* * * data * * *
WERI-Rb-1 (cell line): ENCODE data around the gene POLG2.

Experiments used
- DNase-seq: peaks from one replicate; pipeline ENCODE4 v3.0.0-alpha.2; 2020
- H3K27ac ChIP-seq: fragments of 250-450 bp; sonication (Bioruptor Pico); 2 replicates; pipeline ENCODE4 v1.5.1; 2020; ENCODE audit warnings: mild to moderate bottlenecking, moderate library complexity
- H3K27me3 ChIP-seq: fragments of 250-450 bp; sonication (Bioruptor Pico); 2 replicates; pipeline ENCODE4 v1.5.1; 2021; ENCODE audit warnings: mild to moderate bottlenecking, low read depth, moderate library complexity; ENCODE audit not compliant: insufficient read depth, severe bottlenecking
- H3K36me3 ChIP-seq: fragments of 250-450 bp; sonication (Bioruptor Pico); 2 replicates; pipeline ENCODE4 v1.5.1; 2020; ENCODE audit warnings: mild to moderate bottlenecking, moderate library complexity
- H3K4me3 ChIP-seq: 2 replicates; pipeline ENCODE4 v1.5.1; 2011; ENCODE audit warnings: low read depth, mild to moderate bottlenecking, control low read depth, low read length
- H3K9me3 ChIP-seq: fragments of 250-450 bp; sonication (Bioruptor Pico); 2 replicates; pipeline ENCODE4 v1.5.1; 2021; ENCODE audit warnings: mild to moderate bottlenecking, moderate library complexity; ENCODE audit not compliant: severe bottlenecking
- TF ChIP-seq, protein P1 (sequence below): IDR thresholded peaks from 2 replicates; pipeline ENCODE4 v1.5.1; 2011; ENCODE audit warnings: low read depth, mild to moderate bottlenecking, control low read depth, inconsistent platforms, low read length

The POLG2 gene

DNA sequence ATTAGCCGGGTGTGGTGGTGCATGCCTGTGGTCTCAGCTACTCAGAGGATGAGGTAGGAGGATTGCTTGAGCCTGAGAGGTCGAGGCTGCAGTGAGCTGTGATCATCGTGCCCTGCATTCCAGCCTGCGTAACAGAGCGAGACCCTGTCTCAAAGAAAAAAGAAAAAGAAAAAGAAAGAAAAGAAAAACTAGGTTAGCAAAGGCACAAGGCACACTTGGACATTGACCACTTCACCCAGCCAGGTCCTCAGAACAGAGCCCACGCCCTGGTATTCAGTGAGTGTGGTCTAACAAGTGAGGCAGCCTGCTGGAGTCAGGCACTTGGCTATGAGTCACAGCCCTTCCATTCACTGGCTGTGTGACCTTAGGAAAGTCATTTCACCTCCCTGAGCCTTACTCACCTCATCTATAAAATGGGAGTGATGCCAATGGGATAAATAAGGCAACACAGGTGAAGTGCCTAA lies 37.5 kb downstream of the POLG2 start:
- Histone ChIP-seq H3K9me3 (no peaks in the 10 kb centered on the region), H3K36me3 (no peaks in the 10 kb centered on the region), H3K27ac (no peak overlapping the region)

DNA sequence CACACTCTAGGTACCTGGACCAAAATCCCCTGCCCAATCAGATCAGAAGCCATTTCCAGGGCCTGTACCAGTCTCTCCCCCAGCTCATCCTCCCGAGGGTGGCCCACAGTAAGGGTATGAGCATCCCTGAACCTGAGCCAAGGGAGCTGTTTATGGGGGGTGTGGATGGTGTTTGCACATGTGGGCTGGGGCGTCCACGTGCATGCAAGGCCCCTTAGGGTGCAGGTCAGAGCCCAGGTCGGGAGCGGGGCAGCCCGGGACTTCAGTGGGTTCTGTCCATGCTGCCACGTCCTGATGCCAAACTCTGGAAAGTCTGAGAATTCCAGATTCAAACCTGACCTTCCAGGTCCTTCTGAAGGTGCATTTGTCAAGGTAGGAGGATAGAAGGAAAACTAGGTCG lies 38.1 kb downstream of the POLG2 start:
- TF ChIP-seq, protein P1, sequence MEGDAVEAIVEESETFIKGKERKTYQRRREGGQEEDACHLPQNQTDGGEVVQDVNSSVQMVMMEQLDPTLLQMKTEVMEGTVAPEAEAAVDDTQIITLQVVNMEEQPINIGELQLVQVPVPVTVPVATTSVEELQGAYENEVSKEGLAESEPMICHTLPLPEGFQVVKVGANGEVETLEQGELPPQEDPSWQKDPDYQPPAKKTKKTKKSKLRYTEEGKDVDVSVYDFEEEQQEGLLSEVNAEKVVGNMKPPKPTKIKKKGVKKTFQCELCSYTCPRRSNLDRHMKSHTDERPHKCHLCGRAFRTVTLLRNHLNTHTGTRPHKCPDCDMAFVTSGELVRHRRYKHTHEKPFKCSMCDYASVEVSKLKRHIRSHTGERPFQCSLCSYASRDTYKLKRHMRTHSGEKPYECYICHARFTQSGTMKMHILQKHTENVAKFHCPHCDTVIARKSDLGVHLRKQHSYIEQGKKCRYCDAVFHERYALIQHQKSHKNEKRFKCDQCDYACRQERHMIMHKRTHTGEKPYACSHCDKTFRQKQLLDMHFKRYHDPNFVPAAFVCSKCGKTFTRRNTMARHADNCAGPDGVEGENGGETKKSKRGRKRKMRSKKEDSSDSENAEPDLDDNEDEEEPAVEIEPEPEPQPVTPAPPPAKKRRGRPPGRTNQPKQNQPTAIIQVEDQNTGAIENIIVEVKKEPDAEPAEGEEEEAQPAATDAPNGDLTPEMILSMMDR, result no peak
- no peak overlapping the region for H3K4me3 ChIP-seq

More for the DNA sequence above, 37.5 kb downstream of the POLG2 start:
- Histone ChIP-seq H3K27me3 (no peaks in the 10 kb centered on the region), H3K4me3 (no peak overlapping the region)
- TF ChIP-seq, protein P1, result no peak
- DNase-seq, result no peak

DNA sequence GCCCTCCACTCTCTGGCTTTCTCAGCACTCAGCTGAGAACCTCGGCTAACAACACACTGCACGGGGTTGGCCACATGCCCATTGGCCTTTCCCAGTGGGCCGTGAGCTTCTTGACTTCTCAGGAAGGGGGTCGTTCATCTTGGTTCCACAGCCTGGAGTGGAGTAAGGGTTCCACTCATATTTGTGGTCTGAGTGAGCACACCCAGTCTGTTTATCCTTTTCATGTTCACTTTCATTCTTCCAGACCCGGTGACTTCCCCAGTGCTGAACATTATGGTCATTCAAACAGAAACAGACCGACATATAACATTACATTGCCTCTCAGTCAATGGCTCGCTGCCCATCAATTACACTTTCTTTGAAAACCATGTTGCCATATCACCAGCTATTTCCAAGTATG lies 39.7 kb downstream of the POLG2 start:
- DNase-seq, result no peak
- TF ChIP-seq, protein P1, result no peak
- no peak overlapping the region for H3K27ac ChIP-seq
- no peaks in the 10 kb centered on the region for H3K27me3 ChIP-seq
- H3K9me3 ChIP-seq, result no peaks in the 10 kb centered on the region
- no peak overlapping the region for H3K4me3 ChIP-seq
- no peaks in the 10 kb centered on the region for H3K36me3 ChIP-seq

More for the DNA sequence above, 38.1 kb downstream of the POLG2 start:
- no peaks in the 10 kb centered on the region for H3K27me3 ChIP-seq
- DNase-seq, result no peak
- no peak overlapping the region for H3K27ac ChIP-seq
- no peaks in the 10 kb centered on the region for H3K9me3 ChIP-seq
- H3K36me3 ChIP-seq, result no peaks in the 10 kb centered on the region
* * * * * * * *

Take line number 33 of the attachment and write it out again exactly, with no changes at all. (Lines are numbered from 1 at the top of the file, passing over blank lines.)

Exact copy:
- H3K36me3 ChIP-seq, result no peaks in the 10 kb centered on the region